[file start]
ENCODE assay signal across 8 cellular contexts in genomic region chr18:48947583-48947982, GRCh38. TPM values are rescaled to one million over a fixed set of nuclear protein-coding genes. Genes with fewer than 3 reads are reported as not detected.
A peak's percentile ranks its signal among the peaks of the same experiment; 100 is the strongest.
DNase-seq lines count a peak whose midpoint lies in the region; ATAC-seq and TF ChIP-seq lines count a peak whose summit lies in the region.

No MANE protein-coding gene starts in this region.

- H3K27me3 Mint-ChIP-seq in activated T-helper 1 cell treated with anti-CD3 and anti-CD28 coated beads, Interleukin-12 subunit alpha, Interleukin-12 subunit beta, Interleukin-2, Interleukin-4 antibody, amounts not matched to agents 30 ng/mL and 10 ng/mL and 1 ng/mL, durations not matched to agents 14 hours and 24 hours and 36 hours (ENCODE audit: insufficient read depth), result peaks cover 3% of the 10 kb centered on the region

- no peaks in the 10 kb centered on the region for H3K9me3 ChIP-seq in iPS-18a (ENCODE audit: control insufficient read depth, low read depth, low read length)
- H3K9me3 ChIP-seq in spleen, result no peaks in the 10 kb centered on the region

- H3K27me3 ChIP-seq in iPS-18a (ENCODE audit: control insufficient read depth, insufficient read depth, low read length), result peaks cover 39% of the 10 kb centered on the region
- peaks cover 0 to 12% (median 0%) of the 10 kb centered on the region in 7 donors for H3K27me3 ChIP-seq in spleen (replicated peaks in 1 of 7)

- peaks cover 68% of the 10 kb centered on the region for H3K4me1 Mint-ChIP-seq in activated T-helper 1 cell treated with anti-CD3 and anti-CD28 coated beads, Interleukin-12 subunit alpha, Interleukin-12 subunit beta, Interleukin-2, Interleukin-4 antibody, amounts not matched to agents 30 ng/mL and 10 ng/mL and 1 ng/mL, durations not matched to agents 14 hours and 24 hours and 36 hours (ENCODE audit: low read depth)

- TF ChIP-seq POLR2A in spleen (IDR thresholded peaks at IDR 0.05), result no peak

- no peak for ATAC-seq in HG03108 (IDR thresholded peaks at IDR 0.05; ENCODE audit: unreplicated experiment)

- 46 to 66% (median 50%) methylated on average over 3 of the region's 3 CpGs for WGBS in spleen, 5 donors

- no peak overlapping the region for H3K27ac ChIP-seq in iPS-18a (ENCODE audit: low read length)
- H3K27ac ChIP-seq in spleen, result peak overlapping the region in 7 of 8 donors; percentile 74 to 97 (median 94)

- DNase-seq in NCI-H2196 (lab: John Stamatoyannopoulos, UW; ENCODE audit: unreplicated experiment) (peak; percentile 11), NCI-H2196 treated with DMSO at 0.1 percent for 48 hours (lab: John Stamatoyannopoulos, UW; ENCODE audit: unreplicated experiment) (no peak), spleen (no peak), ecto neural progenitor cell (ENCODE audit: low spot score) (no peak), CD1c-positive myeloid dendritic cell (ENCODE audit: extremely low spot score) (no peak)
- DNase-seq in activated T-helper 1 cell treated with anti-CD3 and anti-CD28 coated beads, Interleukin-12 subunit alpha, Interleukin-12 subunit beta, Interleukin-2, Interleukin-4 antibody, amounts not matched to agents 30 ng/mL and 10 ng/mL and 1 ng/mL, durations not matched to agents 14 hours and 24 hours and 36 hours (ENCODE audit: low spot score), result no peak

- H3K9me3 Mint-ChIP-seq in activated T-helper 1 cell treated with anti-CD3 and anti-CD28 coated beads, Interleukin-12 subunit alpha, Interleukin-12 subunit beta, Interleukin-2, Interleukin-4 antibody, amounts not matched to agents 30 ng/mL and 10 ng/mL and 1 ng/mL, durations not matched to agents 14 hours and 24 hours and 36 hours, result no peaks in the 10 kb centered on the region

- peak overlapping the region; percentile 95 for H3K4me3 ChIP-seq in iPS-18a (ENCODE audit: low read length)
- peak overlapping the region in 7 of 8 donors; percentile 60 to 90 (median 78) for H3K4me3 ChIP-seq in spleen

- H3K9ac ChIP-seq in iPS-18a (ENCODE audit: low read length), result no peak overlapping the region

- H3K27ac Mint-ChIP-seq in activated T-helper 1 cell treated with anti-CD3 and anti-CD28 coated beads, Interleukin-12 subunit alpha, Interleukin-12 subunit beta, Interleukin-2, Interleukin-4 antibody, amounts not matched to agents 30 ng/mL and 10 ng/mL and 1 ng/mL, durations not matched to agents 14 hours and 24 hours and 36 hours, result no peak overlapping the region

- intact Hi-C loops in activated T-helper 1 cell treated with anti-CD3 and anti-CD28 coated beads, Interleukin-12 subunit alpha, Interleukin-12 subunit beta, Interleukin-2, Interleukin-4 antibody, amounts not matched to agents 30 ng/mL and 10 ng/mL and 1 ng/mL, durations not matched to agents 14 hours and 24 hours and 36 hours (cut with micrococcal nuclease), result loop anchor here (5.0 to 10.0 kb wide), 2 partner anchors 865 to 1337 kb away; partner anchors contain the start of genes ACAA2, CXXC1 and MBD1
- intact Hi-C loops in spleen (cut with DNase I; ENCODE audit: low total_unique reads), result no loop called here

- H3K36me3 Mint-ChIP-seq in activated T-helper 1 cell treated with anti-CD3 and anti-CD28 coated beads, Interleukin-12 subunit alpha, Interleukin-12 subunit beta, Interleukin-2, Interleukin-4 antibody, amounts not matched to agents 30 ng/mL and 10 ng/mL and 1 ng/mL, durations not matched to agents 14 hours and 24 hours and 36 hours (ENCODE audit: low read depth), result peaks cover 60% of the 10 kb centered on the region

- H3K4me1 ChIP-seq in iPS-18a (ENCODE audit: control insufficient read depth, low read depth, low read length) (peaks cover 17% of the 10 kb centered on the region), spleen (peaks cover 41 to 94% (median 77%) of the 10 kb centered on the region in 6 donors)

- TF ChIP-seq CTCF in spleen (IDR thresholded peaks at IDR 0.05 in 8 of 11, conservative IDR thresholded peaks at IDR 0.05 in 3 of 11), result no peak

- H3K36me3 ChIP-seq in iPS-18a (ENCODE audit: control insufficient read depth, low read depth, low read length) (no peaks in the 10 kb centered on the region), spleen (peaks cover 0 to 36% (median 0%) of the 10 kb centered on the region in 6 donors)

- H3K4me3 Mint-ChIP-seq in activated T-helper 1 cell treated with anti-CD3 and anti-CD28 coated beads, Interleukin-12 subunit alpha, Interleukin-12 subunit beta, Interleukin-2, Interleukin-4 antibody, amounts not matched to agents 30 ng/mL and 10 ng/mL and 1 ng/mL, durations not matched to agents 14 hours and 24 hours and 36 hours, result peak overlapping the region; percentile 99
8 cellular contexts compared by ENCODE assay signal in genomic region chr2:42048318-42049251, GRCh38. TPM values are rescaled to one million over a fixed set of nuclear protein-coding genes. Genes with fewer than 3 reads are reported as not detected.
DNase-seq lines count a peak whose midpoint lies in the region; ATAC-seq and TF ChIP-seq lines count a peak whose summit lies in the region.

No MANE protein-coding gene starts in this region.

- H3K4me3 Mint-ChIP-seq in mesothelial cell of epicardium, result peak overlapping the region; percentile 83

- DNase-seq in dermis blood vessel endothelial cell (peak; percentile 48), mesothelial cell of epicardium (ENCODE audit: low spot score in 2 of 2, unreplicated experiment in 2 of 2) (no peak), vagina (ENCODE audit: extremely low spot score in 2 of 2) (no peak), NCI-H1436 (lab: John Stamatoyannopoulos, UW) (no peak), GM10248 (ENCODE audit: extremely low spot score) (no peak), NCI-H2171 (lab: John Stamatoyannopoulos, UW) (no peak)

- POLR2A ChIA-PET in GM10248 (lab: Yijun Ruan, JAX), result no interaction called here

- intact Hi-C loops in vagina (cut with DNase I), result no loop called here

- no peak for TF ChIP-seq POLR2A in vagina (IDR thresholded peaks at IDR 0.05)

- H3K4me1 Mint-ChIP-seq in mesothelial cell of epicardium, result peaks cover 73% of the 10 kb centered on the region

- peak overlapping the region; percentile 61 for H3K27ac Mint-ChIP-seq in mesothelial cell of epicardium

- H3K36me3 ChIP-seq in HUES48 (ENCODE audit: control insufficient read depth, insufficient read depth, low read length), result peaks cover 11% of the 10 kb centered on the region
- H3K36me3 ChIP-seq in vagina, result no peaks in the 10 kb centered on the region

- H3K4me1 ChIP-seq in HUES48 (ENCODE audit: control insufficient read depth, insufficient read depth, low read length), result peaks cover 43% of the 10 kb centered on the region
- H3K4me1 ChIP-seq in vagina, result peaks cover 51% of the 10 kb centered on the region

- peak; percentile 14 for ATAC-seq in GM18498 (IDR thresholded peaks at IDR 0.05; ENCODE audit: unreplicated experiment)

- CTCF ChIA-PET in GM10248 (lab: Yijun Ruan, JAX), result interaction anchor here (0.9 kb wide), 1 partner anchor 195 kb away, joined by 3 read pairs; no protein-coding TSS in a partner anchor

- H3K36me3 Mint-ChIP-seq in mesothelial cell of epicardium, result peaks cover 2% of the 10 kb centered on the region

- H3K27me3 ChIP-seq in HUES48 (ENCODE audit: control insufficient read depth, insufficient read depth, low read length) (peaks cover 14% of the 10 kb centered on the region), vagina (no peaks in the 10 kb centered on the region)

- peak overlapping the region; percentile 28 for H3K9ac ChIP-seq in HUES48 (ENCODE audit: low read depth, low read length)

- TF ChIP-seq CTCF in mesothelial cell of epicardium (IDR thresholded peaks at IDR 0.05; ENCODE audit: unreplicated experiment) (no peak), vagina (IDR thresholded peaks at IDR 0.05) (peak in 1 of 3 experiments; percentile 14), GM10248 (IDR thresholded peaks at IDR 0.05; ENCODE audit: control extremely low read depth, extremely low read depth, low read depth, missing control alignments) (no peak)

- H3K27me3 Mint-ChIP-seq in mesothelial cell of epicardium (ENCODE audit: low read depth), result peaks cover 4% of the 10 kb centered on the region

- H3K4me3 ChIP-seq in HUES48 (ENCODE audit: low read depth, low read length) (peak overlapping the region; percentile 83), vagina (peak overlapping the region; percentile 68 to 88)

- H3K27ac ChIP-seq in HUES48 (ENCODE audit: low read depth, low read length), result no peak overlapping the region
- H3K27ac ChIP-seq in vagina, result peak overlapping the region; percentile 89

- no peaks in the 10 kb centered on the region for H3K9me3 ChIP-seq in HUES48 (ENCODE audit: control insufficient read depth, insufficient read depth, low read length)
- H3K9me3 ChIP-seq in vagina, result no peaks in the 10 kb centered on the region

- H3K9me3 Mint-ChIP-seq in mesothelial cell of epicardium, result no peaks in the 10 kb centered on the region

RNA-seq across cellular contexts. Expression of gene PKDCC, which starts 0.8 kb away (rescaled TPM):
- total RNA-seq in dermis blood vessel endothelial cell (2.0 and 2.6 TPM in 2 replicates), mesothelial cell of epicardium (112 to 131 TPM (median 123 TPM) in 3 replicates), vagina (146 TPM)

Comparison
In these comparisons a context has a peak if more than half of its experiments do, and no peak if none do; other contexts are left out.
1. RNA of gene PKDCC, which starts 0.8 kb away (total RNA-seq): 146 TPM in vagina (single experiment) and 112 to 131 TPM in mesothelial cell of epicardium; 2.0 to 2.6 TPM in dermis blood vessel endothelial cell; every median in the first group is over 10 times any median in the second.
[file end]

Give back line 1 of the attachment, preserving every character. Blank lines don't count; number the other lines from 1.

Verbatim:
ENCODE assay signal across 8 cellular contexts in genomic region chr18:48947583-48947982, GRCh38. TPM values are rescaled to one million over a fixed set of nuclear protein-coding genes. Genes with fewer than 3 reads are reported as not detected.